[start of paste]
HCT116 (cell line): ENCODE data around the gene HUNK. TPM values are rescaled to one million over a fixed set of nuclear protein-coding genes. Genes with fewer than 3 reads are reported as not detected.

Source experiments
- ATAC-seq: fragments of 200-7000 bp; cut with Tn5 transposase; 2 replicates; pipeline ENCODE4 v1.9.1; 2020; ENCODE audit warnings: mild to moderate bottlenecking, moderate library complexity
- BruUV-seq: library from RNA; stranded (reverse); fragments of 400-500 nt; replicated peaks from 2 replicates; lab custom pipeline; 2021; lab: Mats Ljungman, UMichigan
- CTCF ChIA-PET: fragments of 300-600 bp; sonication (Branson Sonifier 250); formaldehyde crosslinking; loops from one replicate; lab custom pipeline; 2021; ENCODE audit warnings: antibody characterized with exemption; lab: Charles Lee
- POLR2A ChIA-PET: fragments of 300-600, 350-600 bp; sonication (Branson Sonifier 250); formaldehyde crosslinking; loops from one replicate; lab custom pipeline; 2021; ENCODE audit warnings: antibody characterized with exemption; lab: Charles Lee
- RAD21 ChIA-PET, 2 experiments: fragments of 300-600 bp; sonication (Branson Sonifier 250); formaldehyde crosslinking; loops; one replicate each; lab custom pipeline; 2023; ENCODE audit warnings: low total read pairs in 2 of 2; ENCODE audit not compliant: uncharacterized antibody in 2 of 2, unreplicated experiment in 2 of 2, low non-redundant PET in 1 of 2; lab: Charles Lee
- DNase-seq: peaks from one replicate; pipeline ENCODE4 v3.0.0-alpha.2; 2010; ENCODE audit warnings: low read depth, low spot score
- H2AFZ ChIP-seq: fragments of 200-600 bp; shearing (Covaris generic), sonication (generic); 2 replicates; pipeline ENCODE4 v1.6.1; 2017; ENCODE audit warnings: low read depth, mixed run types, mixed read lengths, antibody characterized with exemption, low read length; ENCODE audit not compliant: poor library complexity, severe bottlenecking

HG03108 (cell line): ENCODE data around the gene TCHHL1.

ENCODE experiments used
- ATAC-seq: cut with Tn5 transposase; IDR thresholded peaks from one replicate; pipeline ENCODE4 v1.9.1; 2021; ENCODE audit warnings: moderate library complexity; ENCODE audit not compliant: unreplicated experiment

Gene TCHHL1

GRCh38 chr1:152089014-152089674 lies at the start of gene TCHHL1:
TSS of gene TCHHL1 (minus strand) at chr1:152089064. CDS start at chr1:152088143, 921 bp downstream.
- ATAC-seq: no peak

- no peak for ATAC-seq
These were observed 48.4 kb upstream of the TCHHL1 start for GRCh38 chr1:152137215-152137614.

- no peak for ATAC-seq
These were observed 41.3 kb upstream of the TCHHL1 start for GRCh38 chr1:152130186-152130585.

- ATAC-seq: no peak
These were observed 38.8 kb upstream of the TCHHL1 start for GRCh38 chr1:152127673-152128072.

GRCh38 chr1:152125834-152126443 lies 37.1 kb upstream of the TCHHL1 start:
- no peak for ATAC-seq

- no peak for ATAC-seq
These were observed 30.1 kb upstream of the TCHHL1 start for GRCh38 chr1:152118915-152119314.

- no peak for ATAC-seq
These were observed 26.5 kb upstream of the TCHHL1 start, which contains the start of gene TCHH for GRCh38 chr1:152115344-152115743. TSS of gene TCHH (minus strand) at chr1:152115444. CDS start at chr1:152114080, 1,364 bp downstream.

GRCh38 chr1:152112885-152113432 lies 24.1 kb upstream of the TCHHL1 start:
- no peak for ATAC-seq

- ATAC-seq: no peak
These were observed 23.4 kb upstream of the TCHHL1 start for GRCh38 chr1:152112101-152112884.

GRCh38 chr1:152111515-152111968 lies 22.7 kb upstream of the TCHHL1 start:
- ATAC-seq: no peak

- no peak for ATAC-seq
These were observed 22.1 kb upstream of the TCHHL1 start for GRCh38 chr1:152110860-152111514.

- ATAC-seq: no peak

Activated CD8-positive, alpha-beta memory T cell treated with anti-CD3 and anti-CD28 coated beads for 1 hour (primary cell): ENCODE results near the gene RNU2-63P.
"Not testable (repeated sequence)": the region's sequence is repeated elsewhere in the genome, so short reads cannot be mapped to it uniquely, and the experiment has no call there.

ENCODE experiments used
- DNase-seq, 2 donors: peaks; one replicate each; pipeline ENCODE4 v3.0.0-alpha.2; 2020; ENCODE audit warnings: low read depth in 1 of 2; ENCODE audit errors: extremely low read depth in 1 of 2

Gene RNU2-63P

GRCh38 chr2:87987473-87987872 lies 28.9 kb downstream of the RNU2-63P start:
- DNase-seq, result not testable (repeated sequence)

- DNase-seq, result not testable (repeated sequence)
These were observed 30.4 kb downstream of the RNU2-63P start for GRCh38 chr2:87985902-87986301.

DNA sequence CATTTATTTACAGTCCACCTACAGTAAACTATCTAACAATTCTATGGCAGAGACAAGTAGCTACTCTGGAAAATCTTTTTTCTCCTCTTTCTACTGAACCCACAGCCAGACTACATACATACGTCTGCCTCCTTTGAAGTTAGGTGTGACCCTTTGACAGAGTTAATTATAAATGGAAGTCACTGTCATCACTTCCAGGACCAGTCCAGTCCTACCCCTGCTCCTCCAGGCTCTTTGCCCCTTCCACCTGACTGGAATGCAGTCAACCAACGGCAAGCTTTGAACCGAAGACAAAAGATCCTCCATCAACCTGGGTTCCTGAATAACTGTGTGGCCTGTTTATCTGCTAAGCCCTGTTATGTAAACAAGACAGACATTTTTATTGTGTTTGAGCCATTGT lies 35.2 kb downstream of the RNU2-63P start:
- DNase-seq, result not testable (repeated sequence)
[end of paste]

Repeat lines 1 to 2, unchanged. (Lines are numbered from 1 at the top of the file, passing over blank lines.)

HCT116 (cell line): ENCODE data around the gene HUNK. TPM values are rescaled to one million over a fixed set of nuclear protein-coding genes. Genes with fewer than 3 reads are reported as not detected.

Source experiments